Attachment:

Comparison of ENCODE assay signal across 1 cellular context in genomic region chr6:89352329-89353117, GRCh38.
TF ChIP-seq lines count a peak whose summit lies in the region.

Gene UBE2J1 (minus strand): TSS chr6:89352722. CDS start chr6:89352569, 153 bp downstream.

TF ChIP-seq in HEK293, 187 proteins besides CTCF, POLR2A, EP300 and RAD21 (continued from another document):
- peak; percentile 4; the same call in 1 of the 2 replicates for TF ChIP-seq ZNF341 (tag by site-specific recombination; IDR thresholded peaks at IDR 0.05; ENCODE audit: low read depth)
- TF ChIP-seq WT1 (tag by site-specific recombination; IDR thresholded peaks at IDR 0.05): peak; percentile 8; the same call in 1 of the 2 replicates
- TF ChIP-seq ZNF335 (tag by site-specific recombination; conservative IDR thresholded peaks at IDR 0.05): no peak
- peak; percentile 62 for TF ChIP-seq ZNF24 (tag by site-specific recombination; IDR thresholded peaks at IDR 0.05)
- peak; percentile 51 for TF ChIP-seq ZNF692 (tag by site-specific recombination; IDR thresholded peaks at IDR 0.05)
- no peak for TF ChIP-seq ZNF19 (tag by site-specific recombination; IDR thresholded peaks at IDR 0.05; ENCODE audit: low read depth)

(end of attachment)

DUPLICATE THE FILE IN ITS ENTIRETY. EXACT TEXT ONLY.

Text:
Comparison of ENCODE assay signal across 1 cellular context in genomic region chr6:89352329-89353117, GRCh38.
TF ChIP-seq lines count a peak whose summit lies in the region.

Gene UBE2J1 (minus strand): TSS chr6:89352722. CDS start chr6:89352569, 153 bp downstream.

TF ChIP-seq in HEK293, 187 proteins besides CTCF, POLR2A, EP300 and RAD21 (continued from another document):
- peak; percentile 4; the same call in 1 of the 2 replicates for TF ChIP-seq ZNF341 (tag by site-specific recombination; IDR thresholded peaks at IDR 0.05; ENCODE audit: low read depth)
- TF ChIP-seq WT1 (tag by site-specific recombination; IDR thresholded peaks at IDR 0.05): peak; percentile 8; the same call in 1 of the 2 replicates
- TF ChIP-seq ZNF335 (tag by site-specific recombination; conservative IDR thresholded peaks at IDR 0.05): no peak
- peak; percentile 62 for TF ChIP-seq ZNF24 (tag by site-specific recombination; IDR thresholded peaks at IDR 0.05)
- peak; percentile 51 for TF ChIP-seq ZNF692 (tag by site-specific recombination; IDR thresholded peaks at IDR 0.05)
- no peak for TF ChIP-seq ZNF19 (tag by site-specific recombination; IDR thresholded peaks at IDR 0.05; ENCODE audit: low read depth)